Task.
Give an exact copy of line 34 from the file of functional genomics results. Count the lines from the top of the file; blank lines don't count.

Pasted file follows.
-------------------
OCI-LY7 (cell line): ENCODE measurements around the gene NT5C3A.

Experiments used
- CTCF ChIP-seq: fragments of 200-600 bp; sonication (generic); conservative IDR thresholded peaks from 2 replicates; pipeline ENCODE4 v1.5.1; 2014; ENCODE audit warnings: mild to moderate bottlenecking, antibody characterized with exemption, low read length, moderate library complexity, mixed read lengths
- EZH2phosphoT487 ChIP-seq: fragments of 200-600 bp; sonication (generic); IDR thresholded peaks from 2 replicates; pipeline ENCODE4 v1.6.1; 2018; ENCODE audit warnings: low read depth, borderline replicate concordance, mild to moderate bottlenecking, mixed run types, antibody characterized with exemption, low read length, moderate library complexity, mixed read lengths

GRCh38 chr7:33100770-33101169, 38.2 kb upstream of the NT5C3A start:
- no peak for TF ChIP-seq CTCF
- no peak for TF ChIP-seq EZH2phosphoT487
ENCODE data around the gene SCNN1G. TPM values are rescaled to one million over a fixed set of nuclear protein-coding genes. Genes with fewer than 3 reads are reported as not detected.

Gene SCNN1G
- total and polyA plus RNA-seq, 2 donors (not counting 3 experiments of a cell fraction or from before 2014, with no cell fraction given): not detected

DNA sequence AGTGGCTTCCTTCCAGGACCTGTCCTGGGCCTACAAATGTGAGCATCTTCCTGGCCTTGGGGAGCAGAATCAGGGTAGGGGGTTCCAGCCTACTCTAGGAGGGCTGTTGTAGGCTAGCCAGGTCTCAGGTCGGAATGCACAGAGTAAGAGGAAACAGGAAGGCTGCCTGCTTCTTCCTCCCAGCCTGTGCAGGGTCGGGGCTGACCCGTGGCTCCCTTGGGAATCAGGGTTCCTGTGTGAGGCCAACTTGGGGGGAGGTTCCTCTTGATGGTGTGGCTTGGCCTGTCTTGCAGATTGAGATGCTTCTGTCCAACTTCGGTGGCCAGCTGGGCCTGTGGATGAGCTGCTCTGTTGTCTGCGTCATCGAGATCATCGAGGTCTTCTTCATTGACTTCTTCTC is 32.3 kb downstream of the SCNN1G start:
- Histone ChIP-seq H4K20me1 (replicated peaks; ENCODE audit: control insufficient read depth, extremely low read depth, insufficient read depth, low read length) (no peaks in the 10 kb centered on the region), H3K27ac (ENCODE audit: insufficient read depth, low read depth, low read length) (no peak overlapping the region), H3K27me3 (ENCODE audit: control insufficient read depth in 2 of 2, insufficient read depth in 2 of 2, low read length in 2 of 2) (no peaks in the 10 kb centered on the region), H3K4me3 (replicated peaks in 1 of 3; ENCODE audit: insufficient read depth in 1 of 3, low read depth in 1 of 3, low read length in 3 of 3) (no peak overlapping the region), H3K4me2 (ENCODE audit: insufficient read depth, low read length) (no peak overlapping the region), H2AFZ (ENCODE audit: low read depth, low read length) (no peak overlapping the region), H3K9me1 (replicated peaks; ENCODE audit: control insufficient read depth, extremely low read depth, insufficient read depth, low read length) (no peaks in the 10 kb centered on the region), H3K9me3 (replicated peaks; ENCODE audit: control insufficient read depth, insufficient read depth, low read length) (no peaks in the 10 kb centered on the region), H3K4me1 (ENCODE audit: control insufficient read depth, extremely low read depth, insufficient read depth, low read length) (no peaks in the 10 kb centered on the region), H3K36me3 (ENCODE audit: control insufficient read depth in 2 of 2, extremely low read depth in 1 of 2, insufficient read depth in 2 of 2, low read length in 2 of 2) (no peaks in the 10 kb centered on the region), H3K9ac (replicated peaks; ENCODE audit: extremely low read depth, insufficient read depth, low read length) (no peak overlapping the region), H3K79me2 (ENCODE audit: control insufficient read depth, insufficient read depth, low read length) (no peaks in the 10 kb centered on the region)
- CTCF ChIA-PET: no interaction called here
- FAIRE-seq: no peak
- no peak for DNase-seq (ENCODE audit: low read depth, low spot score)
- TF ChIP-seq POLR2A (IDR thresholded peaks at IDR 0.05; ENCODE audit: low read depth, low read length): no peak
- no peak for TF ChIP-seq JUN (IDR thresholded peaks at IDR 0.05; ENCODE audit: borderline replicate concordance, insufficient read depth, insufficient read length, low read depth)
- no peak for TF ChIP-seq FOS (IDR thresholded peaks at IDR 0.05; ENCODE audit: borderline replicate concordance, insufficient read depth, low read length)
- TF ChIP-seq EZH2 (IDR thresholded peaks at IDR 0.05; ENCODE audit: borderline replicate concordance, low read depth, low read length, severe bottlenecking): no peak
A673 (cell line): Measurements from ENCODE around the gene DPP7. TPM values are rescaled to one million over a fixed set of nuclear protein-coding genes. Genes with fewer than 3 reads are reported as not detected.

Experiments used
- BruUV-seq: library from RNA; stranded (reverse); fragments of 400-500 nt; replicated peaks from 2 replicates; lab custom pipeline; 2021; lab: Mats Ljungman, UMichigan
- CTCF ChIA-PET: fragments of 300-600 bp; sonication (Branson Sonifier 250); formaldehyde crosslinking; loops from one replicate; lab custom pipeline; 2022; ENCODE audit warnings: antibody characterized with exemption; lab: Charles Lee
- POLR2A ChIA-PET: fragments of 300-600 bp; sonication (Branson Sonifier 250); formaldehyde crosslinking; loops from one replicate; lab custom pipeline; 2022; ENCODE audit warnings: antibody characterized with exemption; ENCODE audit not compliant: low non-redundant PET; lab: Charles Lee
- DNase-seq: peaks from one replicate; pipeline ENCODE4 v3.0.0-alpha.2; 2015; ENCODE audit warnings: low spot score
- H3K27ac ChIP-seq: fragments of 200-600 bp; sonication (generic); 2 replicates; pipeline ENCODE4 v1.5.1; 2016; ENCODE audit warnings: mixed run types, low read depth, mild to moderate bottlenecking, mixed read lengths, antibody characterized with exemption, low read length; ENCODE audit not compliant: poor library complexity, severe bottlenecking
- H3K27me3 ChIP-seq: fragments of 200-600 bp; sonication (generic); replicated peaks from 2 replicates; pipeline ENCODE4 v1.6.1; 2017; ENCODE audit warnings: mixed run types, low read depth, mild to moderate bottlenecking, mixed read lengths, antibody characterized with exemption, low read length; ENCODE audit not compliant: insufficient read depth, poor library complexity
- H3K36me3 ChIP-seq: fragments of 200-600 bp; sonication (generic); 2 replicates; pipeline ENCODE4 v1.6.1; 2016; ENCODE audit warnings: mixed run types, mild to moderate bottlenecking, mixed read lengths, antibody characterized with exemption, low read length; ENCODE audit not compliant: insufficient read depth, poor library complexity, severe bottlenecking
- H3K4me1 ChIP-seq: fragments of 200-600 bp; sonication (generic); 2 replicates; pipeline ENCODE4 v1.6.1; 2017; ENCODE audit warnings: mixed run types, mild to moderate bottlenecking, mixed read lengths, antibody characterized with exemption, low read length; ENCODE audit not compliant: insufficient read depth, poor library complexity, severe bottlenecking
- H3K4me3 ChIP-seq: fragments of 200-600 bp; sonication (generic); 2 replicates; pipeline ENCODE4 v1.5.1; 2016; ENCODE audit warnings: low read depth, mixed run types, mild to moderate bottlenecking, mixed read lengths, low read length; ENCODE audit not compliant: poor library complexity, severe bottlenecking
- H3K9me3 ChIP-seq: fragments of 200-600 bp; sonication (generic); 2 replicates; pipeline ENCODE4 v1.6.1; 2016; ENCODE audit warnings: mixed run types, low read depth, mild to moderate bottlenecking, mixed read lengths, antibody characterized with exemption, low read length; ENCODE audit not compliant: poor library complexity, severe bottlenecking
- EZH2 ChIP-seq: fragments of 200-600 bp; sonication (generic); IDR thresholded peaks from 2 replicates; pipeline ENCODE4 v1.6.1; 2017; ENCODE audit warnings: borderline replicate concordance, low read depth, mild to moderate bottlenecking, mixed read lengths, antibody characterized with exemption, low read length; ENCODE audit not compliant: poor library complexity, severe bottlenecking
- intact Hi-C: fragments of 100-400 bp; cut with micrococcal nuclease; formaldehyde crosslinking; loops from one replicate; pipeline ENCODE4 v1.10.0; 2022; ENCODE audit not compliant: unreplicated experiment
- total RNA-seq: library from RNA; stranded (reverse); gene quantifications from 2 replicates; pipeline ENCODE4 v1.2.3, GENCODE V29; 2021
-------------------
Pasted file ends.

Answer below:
- total RNA-seq: library from RNA; stranded (reverse); gene quantifications from 2 replicates; pipeline ENCODE4 v1.2.3, GENCODE V29; 2021